I met Harry Heintz when I was at Gordon-Conwell Theological Seminary. Harry was pastor at Brunswick Presbyterian Church in Troy, NY and was involved in the Mockler Center for Faith and Ethics at the seminary. Harry spent 38 years at Brunswick Church – amazing!
Harry was (and I imagine still is!) intense, high energy, passionate, thoughtful, and deeply committed to Jesus Christ. Even though his bio on the church website says that he is a Red Sox fan, I also know that he is a St. Louis Cardinals fan. This was a delight to discover and I remember talking to him about the great 1964 Cardinals team which caught the Phillies late in the season and went on to defeat the Yankees in a seven-game World Series.
Harry is passionate about honoring the vocational work that God’s people do Monday – Friday, about affirming the workplace, about honoring vocations, and about breaking down the clergy – laity dichotomy and the sacred – secular dichotomy. Harry actually believes what he says about these things, he lives it, and he pastors like he means it. Here is a man who pastored the same church for 38 years (which by the way thrived), and who didn’t see himself as any more special that the business person or the mechanic or the teacher or the dry cleaner in his congregation. He didn’t have the separatist attitude that so many clergy have toward folks who work Monday – Friday. His preaching and teaching incorporated workplace elements into it – that was critical for him and his staff.
The word “laity” as it is normally used was not in Harry’s vocabulary.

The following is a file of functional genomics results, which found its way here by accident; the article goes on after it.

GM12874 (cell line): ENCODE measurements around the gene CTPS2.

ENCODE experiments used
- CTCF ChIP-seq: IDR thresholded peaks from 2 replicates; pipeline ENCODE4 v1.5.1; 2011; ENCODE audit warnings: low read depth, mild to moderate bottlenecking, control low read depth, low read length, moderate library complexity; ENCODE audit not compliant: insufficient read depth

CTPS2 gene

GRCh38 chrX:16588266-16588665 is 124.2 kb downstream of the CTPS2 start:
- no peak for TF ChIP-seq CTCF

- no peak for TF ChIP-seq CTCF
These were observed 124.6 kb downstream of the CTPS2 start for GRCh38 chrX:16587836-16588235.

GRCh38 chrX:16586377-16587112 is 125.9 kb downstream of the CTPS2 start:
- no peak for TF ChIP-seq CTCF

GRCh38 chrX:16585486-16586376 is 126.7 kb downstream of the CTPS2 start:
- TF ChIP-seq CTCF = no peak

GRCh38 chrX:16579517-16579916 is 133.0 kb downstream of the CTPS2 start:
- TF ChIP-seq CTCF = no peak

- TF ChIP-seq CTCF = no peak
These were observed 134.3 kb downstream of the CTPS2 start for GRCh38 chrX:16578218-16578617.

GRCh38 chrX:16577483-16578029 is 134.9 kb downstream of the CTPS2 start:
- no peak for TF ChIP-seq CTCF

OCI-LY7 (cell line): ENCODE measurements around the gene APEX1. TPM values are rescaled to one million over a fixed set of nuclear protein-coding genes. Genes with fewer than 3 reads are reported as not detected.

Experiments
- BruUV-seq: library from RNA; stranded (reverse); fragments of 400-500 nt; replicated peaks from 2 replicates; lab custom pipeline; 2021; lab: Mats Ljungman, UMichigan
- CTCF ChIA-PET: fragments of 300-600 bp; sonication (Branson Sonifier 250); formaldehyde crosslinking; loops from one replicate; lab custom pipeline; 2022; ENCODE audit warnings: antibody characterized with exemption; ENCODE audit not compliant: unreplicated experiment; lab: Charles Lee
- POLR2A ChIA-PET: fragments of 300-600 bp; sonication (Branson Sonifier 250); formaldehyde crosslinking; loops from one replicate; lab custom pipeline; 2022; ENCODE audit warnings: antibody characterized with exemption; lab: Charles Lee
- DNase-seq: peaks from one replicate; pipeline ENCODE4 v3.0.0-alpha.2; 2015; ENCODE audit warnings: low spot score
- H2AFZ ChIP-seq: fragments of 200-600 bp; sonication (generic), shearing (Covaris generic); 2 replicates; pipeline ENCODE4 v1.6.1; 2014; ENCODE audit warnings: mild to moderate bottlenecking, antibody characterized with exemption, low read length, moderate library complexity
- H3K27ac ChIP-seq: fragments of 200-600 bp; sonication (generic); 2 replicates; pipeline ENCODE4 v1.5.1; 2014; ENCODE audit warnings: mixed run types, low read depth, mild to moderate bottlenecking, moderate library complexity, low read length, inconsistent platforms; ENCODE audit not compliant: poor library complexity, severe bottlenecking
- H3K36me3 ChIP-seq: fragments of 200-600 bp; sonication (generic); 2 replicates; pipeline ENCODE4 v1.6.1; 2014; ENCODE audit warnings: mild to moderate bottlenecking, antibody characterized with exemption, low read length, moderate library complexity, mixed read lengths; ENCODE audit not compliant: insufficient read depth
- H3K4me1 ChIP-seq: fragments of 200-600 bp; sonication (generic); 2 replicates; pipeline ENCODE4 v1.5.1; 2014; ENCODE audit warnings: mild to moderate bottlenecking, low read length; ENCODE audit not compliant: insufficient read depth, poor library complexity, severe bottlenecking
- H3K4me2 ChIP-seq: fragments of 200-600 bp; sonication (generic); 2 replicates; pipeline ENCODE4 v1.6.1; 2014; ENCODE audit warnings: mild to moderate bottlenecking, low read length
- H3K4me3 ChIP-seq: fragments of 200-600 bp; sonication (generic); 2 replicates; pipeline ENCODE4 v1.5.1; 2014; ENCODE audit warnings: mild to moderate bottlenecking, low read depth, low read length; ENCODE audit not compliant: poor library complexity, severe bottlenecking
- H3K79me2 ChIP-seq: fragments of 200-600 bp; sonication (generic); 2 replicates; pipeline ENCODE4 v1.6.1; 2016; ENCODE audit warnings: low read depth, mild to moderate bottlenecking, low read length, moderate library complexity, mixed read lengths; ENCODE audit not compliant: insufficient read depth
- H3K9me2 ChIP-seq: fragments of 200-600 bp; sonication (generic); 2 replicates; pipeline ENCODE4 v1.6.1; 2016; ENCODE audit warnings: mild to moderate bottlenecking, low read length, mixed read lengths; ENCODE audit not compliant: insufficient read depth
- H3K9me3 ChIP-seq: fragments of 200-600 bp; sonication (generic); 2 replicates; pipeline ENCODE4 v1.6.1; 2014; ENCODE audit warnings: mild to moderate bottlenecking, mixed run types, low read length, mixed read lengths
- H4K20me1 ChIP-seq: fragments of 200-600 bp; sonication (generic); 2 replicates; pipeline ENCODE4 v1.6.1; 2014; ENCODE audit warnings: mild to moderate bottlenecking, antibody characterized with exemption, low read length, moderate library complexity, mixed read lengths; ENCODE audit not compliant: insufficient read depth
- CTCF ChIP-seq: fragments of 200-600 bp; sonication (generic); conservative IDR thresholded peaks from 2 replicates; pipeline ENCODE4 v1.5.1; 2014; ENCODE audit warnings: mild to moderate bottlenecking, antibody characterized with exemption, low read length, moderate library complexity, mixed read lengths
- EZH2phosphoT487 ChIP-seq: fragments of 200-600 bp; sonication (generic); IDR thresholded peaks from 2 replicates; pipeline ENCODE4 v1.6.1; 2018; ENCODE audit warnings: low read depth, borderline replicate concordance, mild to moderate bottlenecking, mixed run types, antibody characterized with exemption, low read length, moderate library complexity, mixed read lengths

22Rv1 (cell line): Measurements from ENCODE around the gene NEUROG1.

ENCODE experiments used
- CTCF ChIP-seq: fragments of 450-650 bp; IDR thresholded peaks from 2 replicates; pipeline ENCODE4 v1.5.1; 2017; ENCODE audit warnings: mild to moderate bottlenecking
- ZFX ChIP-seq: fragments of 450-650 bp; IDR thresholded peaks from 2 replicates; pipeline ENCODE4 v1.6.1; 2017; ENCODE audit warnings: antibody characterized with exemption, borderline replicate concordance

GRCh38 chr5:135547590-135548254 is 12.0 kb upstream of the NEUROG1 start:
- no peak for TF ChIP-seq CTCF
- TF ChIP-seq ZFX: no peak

Harry worked hard to try to convince professors at the seminary to incorporate the workplace and vocation into their courses – how does the Biblical text relate to the work that most people do five or six days a week? He worked hard to get professors and students and the seminary administration to think about the restoration of the priesthood of the believer into congregational life. His passion was amazing. I think he may have frightened some of the professors and administration with his enthusiasm and his refusal to give up on his vision.
He treated his pastoral staff as true colleagues and not as functionaries whose purpose was to support him, the senior pastor, and make him look good. I saw this when I met the staff and then later when I did phone interviews with the staff for a book project. Sadly I’ve seen situations where the senior pastor had little or no relationship with staff and associate pastors – this was not the case with Harry Heintz.
It’s been quite a while since I’ve seen or talked to Harry, but I see from the internet that he is still engaged in the Kingdom. His passion and faithfulness is something that remains an inspiration to me. When I hear clergy use language that builds walls between the people of God; the clergy – laity and the sacred – secular dichotomies; I can think of Harry Heintz and know that there is at least one pastor committed to the whole people of God, who knows that ministry and worship occurs Monday – Friday as well as on Sunday morning.